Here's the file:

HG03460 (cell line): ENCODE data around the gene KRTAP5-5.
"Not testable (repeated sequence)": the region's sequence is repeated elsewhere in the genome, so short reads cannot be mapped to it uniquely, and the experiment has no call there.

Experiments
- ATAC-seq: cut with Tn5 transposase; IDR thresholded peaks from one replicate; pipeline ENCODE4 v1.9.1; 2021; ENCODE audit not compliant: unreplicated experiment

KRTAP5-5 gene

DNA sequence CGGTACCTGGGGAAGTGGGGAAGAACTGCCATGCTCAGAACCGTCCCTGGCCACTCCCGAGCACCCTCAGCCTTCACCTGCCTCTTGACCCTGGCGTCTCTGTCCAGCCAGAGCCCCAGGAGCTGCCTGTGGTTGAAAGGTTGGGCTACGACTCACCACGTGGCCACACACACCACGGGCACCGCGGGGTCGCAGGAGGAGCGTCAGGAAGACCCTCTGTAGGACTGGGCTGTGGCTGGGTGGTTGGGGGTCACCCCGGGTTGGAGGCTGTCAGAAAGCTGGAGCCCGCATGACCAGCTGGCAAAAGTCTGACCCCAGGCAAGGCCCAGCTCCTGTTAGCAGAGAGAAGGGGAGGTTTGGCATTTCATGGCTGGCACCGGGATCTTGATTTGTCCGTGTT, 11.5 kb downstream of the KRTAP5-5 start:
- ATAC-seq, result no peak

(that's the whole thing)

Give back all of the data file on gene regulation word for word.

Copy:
HG03460 (cell line): ENCODE data around the gene KRTAP5-5.
"Not testable (repeated sequence)": the region's sequence is repeated elsewhere in the genome, so short reads cannot be mapped to it uniquely, and the experiment has no call there.

Experiments
- ATAC-seq: cut with Tn5 transposase; IDR thresholded peaks from one replicate; pipeline ENCODE4 v1.9.1; 2021; ENCODE audit not compliant: unreplicated experiment

KRTAP5-5 gene

DNA sequence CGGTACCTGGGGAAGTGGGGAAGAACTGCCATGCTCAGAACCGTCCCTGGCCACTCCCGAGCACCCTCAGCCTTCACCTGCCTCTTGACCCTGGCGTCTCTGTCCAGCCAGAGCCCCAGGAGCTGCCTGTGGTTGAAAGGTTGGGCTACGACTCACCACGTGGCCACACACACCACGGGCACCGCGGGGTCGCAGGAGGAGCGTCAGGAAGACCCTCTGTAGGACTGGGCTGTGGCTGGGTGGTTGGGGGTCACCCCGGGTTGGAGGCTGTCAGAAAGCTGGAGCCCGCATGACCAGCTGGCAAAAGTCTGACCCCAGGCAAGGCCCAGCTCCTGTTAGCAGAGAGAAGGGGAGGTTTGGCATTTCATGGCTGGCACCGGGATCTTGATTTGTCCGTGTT, 11.5 kb downstream of the KRTAP5-5 start:
- ATAC-seq, result no peak